Three ways to grow your Junior ISA to £50k
It appears that £50,000 is the magic number for young adults: it equates to the average cost of university debt and a 10% deposit on the average first property in London (totalling £480,000).
So how can parents save the tidy sum of £50,000 on behalf of their kids?
A stocks and shares Junior ISA presents one of the best ways to save money during your child’s early years and should help you to provide them with an impressive 18th birthday present. This is because savings are able to grow tax-free within the Junior ISA wrapper, while withdrawals can also be made free of income tax.
Here, investment platform AJ Bell outlines three ways for parents to reach the £50,000 target using a Junior ISA…
The organised early saver
Parents who remember to open a Junior ISA during the sleep-deprived first months of having a newborn baby will benefit from a longer time period for the pot to gather returns, reducing the amount they need to invest each year.
Someone who opened a Junior ISA in the first year of the child’s life will need to pay in £1,900 a year until they reach the age of 18 to get to the magic £50,000 figure. This assumes 4% growth after charges each year and means the child would end up with a pot of £50,675 on their 18th birthday.
If you have more disposable cash and want to put in the full Junior ISA allowance (which currently stands at £4,260) every year, you will need to contribute the full annual allowance for the first seven years of the child’s life. If you then left the pot to grow and assumed the same 4% growth figures, it will reach £53,870 by the time the child reaches the age of 18.
The school starter
The early years of a child’s life are expensive, from kitting out a nursery to paying for childcare, so many new parents may not be able to find the spare cash to stash in an ISA.
If they start saving when the child starts school, aged 5, they would need to put £2,900 away each year until they reach the age of 18 to have a pot to pay for university.
On the child’s 18th birthday they would have saved £50,147, once again assuming the same 4% growth after charges.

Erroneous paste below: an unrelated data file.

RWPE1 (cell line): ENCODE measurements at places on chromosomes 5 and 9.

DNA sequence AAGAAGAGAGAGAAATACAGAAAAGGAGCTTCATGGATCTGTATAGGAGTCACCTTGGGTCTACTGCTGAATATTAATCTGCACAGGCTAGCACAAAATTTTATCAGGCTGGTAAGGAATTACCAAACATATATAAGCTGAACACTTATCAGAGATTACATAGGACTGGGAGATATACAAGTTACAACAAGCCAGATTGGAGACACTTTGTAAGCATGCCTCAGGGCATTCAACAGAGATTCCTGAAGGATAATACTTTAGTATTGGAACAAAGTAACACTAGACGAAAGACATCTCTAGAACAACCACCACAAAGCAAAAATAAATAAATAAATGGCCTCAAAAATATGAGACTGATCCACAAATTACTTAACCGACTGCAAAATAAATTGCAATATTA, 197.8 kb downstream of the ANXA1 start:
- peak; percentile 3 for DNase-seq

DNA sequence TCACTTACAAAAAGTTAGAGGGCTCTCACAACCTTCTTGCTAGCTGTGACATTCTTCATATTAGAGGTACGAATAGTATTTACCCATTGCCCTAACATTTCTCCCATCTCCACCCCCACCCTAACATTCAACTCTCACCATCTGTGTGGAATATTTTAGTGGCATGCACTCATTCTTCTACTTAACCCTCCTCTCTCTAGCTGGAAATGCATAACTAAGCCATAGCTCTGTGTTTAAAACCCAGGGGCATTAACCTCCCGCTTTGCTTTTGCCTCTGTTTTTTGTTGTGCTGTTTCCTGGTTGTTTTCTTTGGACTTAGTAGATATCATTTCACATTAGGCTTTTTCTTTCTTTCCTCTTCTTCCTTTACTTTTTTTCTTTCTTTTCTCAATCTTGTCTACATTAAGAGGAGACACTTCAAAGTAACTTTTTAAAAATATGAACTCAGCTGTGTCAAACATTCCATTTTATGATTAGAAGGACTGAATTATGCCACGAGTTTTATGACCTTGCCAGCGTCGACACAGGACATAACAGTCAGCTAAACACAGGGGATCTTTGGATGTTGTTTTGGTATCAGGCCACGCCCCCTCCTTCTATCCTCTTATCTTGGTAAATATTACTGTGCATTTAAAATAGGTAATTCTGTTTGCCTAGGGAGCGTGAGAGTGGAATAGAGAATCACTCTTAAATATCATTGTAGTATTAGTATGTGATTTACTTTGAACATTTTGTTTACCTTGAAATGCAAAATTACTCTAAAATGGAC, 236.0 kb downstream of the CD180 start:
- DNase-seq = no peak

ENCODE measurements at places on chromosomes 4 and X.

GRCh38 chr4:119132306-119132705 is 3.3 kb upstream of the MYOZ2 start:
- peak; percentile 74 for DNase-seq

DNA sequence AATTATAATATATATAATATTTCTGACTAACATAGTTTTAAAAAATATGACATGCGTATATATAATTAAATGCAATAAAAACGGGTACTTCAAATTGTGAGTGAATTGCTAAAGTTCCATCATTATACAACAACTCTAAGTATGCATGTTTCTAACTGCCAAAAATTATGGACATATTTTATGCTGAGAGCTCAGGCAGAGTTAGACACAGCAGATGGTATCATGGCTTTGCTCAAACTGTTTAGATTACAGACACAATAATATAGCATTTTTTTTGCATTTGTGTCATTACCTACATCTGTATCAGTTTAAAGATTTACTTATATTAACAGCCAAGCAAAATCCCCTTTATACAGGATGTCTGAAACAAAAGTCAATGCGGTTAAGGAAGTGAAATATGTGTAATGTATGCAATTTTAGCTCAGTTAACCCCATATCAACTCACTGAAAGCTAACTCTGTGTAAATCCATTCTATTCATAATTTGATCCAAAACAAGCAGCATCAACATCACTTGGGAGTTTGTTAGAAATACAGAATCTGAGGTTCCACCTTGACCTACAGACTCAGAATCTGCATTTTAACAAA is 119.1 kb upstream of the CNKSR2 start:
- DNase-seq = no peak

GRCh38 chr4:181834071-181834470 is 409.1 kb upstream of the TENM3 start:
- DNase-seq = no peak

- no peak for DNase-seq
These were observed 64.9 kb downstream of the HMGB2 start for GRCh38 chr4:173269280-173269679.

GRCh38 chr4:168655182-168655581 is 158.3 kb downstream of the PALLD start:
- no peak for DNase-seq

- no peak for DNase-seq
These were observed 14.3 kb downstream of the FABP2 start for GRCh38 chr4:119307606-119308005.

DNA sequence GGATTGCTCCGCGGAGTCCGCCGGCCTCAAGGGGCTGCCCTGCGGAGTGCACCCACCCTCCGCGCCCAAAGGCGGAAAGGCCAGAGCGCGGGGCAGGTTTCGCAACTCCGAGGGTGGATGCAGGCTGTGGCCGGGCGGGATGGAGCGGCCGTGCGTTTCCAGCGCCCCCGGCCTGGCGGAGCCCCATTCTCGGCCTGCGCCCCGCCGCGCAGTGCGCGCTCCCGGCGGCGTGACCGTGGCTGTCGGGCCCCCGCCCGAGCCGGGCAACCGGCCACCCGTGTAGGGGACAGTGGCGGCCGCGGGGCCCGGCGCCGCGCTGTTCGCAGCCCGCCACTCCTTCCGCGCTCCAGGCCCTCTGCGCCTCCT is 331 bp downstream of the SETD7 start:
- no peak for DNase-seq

If they started saving at the age of five but wanted to put the full Junior ISA allowance in, they would only need to pay in until the child reaches the age of 13. At this point they would have contributed £34,080, growing to £49,667 by the time they reach their 18th birthday.
The last-minute Larry
What about if you totally forgot to open the Junior ISA, or just haven’t had the spare cash to put money away? Well the good news is that you can start saving when the child is eight, putting in the full £4,260 allocation each year and you would still reach the crucial sum by their 18th birthday. At this point, the pot would total £53,192, assuming 4% annual growth.
This handy table outlines the potential Junior ISA paths available:
|Starting age||Annual investment required||Fund value at age 18|
|The organised early saver||0||£1,900||£50,675|
|The school starter||5||£2,900||£50,147|
|The last-minute Larry||8||£4,260||£53,192|
Source: AJ Bell (assumes 4% growth per annum after charges)
One downside to consider is that the Junior ISA pot will become available to the child from the age of 18, running the risk of it being spent on a holiday of a lifetime. However, figures from AJ Bell’s customers show that only 7% of Junior ISA customers have cashed out on their 18th birthday, so teenagers may prove to be more savvy than you might expect.